Although the transglutaminase enzyme itself was found to be safe for use as a food additive in these foods, the safety evaluation did not originally consider the cooking practices that consumers might choose depending on the appearance of the transglutaminase-treated meat product. Consequently, Health Canada revisited the safety assessment by considering the manner in which meat and poultry products that could be made using transglutaminase are presented at retail, and how consumers might reasonably be expected to prepare these foods for consumption.

Scientists in Health Canada's Food Directorate concluded that consumers might prepare formed or reformed meat that has the appearance of a whole cut of meat such as steak (products that could fall under the category of "solid cut meat") in a manner that could present a potential health risk. For example, individuals who typically consume a whole cut of meat (such as a steak) cooked "rare" or "medium-rare" might do the same with a formed or reformed meat product made with transglutaminase if the product has the same appearance as the whole cut of meat. Although such products are labelled "formed" or "reformed", consumers may not recognize that they should be cooked through to the center.

Consequently, it is the intention of Health Canada to modify the List of Permitted Food Enzymes by removing the food category "Solid cut meat with or without added phosphate salts" from column 3 in the entry for sub-item T.01(8). The other foods listed under sub-item T.01(8) would remain unchanged.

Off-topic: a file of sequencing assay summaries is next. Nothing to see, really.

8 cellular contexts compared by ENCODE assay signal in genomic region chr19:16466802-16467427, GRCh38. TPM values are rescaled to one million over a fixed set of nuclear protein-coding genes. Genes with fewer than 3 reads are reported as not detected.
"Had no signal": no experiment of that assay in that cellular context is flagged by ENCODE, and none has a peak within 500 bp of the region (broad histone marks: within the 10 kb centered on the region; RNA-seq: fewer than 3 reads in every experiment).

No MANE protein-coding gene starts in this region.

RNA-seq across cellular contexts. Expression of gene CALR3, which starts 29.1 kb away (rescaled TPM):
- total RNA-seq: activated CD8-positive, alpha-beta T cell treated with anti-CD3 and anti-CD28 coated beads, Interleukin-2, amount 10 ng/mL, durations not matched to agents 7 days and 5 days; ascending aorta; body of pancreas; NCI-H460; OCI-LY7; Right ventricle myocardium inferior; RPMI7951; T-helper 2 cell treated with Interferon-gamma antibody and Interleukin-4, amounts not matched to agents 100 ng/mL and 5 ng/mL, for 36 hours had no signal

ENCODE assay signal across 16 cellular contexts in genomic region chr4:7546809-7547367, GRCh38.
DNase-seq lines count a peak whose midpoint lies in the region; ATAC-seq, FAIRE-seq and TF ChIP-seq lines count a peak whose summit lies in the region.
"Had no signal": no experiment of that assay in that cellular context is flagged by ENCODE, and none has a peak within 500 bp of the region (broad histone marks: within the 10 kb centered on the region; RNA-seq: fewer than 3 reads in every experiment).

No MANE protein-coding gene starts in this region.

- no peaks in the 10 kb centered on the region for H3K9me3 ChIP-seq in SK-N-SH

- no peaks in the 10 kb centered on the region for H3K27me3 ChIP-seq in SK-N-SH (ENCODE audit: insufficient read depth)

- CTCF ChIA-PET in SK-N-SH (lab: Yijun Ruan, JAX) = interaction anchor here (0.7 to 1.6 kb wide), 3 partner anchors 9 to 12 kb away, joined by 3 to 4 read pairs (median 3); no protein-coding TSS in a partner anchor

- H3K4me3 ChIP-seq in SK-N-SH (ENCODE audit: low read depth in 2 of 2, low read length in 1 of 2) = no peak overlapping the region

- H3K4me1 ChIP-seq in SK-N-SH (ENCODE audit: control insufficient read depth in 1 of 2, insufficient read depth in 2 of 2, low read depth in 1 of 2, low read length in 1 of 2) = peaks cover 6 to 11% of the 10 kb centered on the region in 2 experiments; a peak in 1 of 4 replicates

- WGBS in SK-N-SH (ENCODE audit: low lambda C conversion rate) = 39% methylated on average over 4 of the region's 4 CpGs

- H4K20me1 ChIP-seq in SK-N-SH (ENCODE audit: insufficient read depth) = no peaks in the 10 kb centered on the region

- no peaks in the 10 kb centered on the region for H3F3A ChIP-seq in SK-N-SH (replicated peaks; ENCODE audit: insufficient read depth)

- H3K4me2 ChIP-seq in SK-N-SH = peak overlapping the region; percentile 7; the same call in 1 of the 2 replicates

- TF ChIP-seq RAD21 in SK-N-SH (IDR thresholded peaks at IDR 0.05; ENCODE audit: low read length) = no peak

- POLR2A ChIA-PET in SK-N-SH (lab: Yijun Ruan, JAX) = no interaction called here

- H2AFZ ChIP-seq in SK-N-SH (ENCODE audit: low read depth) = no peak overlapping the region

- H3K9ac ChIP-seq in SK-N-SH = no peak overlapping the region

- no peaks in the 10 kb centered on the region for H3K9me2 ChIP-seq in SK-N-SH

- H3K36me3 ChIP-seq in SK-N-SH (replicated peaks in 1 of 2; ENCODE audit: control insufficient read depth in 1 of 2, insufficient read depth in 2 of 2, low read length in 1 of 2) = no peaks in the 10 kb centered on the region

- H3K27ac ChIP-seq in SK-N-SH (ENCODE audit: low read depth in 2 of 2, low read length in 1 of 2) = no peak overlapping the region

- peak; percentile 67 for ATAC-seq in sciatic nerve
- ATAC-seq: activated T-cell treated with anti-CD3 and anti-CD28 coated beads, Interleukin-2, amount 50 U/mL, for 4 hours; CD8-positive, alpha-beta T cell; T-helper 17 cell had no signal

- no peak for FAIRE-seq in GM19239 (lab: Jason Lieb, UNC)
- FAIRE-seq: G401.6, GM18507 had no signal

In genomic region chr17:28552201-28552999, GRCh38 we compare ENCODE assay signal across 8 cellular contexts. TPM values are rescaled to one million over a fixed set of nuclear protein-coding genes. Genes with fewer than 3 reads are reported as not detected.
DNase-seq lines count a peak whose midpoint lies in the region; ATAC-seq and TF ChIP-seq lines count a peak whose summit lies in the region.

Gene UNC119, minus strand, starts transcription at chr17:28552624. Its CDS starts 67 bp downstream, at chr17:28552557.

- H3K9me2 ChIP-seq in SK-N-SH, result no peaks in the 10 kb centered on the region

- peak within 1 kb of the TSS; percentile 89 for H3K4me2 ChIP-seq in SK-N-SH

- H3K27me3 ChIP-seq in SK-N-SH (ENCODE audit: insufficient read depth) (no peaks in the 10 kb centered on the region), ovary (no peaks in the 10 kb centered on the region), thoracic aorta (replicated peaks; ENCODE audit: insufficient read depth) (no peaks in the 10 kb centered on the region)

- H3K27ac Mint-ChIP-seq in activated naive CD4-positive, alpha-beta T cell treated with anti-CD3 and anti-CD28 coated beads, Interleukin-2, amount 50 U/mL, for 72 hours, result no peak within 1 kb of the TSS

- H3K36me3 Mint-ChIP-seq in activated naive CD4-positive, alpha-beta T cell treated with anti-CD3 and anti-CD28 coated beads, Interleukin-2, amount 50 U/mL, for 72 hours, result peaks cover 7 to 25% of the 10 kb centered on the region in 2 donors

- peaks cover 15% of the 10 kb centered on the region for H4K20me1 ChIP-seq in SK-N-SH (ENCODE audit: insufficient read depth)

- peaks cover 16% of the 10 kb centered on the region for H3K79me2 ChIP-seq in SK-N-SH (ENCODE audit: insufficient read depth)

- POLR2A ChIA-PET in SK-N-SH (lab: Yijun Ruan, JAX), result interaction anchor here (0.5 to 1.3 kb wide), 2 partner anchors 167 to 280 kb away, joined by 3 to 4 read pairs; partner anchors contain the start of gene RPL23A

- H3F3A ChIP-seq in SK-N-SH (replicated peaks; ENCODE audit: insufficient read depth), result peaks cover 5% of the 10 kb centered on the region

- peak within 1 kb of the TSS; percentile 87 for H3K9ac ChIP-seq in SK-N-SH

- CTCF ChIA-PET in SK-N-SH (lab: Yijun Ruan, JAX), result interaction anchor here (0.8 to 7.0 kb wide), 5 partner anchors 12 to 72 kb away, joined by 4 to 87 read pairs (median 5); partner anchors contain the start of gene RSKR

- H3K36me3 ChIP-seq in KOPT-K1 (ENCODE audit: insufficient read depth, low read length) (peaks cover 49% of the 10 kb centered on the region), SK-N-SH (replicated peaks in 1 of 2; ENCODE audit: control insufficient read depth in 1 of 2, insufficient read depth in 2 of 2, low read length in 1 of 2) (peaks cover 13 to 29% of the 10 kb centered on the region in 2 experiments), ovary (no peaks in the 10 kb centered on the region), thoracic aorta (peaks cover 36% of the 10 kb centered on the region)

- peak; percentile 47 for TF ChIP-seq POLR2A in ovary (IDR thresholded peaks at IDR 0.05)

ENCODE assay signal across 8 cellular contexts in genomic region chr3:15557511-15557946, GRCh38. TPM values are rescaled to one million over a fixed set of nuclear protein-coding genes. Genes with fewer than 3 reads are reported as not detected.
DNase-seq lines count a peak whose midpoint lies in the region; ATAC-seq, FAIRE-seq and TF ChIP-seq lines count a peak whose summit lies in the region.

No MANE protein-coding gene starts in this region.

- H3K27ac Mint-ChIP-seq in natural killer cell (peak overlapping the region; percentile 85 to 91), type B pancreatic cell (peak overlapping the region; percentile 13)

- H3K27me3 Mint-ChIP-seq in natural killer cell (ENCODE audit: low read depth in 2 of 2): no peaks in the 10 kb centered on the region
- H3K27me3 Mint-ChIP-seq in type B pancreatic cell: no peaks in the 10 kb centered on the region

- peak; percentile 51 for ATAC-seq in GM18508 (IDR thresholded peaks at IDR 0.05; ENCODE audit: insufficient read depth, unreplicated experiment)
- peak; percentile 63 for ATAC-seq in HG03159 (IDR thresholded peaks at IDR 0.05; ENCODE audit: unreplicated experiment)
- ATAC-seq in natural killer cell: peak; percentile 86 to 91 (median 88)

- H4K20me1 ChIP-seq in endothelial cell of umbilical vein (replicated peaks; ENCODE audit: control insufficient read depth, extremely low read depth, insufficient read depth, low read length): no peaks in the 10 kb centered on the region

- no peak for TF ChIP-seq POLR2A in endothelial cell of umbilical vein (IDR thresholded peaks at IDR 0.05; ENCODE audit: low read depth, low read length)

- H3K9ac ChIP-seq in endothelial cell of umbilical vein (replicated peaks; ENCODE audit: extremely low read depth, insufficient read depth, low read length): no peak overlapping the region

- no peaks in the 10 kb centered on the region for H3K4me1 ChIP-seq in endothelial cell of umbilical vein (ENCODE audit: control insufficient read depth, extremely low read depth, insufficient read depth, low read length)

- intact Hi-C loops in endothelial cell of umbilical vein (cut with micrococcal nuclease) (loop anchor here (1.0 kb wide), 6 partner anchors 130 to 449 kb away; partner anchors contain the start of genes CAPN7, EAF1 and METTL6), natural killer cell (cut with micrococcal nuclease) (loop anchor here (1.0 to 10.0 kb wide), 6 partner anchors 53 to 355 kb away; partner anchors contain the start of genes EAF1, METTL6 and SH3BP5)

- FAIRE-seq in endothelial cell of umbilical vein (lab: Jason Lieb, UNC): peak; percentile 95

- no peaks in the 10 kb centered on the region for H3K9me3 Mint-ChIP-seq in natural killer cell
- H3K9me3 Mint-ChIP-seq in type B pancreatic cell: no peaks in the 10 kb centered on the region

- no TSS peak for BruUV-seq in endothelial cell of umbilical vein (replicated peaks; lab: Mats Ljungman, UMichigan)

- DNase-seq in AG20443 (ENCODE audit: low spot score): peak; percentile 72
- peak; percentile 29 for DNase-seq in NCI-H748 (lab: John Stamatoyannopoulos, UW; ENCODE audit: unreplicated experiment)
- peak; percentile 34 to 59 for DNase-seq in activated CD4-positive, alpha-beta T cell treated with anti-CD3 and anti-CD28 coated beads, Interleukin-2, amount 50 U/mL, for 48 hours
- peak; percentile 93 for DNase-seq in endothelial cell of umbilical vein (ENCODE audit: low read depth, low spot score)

It is important to note that this proposal addresses a food safety risk related to a potential microbiological hazard if formed or reformed solid cut meat products made with transglutaminase are under-cooked, a hazard that does not come from the transglutaminase enzyme itself. The transglutaminase enzyme is a safe food additive regardless of the manner in which a meat product to which it has been added is cooked.

Rationale

Bacterial contamination of whole cuts of meat is generally found on the surface of the meat, not in its interior (i.e. inside the muscle). For this reason, intact whole cuts of meat that have not been mechanically tenderized may be consumed after cooking "medium-rare". However, the interior of formed or reformed meat products prepared using transglutaminase contains surfaces of the smaller pieces of meat that have been bound together using the enzyme. Consequently, any bacterial load that was present on the former exterior surfaces of the smaller pieces may be in the interior of the formed or reformed piece of meat. While this may not present a health risk when the foods are products such as poultry products, comminuted poultry products, and comminuted meat products, all of which are generally understood to require thorough cooking to the center before consuming, there is a potential microbiological health risk with formed or reformed meat products that appear to be a whole cut of meat if they are cooked to a "medium-rare" state.